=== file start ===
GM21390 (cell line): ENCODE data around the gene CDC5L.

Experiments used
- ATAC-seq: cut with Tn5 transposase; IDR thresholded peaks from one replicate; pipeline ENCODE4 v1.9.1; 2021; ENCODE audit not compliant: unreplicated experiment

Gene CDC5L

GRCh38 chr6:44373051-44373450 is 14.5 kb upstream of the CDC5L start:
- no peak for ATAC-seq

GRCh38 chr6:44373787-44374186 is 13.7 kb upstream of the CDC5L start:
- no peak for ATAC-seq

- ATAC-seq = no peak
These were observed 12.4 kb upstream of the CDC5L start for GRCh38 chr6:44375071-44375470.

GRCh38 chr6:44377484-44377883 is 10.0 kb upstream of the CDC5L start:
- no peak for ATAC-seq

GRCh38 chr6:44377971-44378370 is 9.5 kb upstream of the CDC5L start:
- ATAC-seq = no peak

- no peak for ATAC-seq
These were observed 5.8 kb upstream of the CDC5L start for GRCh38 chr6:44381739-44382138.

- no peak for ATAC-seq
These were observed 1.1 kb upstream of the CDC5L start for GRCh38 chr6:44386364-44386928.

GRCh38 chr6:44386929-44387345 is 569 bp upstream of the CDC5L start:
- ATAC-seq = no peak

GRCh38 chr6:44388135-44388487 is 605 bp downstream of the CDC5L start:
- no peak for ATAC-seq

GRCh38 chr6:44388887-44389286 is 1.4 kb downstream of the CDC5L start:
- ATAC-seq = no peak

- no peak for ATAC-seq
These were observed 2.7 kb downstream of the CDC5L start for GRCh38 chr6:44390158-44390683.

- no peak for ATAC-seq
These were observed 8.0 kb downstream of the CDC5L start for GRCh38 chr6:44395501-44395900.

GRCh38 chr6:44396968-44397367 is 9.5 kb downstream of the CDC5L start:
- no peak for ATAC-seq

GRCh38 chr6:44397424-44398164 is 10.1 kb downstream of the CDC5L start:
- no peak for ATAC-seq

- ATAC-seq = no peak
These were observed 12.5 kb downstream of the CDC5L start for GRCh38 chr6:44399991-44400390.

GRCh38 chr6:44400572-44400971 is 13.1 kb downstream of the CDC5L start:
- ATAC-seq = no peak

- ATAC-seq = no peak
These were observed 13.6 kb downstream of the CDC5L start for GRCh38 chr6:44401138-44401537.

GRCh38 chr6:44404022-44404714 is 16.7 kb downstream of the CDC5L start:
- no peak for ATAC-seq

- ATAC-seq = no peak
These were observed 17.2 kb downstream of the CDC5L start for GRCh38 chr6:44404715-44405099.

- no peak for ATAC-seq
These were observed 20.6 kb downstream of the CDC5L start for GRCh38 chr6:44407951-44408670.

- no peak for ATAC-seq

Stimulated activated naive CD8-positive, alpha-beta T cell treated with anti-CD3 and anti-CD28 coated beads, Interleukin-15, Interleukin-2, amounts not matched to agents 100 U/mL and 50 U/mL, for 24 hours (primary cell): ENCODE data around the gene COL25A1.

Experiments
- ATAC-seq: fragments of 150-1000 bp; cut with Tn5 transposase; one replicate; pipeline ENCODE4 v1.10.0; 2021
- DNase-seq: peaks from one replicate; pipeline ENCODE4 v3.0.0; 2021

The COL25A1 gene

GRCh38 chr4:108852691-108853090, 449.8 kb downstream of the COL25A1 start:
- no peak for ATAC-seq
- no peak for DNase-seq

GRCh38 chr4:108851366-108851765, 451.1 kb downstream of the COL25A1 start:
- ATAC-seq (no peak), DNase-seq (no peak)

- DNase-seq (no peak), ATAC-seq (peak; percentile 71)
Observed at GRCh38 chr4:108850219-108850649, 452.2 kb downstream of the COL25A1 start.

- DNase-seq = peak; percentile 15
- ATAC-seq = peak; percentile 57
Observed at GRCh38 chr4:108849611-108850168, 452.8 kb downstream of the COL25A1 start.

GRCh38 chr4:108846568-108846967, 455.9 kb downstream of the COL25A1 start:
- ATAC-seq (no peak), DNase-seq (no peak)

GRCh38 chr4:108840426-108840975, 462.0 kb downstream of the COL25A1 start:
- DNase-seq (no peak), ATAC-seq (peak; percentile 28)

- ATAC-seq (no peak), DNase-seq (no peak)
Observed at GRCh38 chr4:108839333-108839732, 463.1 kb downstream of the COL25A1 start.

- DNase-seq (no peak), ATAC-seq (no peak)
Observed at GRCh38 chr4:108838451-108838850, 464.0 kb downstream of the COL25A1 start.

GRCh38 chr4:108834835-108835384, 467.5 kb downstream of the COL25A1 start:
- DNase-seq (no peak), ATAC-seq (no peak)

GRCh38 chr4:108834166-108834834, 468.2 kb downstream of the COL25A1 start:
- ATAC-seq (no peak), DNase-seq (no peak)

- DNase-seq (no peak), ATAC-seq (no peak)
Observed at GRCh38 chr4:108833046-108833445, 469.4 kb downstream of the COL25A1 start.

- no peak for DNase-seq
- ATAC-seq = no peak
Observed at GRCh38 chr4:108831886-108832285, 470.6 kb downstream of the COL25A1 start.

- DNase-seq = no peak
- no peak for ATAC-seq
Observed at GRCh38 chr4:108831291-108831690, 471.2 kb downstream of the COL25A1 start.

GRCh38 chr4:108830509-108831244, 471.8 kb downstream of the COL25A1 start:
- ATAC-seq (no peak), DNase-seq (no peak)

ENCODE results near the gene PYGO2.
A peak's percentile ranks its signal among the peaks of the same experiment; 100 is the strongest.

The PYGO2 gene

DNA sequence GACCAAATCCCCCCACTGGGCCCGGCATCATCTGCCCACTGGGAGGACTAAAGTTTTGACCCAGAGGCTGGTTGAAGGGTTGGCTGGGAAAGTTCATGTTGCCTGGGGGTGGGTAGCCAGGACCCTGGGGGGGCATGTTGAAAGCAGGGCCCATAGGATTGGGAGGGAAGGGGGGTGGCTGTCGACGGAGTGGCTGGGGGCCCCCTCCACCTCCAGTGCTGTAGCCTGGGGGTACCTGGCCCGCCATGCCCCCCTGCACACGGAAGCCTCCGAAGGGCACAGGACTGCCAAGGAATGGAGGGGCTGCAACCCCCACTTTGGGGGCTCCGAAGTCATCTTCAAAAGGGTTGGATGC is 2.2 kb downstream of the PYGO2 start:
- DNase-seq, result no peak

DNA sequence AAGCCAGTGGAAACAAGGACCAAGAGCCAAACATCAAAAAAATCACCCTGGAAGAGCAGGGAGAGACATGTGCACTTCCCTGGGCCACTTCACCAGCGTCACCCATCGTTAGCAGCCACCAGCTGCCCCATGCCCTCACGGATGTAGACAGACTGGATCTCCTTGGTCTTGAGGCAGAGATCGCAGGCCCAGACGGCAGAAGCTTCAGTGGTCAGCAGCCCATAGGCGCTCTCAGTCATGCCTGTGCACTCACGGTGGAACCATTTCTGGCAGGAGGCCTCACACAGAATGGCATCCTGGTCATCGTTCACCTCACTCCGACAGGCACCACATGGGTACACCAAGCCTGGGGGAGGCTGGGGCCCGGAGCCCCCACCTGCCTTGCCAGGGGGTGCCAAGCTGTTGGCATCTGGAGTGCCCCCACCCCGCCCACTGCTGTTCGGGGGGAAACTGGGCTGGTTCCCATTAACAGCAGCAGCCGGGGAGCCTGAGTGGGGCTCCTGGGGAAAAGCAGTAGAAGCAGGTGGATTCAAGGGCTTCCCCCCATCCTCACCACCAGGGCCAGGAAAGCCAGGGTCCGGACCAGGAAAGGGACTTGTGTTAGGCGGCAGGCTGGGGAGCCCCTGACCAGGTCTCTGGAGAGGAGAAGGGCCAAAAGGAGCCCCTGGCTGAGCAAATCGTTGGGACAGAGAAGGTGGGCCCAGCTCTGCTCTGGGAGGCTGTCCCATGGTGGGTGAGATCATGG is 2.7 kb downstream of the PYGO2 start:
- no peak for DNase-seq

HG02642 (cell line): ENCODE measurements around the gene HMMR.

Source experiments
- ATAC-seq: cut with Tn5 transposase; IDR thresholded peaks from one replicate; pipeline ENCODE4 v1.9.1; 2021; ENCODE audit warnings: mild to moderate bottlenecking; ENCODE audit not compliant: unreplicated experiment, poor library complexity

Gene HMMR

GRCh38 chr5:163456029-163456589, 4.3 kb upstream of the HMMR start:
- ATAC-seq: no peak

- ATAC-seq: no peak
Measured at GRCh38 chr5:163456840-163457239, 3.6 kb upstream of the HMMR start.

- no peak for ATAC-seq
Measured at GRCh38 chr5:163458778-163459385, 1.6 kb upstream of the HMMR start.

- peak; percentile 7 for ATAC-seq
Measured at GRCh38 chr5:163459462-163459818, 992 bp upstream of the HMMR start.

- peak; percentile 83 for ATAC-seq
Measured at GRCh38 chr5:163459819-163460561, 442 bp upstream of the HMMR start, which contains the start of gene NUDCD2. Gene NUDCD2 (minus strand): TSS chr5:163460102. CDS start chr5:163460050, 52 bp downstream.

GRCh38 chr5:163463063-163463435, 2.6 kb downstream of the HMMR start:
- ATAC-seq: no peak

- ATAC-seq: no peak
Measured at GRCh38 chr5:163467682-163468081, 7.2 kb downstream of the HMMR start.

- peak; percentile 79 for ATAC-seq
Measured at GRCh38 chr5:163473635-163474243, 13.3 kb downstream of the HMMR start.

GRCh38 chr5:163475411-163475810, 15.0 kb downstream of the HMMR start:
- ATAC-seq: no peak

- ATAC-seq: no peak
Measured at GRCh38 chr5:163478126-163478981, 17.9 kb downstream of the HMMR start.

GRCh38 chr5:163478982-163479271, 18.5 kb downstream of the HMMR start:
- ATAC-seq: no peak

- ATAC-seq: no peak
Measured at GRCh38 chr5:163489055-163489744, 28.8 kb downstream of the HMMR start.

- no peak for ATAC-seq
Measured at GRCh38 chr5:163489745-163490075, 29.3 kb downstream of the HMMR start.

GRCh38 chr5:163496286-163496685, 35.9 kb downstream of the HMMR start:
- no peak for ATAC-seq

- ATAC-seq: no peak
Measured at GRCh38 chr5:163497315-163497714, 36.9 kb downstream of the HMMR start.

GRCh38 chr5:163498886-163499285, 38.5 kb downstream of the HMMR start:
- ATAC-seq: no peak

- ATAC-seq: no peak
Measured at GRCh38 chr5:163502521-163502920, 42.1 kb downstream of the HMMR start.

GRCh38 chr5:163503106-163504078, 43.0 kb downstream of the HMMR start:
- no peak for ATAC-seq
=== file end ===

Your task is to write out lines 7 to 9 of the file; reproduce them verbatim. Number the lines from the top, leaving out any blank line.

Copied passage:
GRCh38 chr6:44373787-44374186 is 13.7 kb upstream of the CDC5L start:
- no peak for ATAC-seq

- ATAC-seq = no peak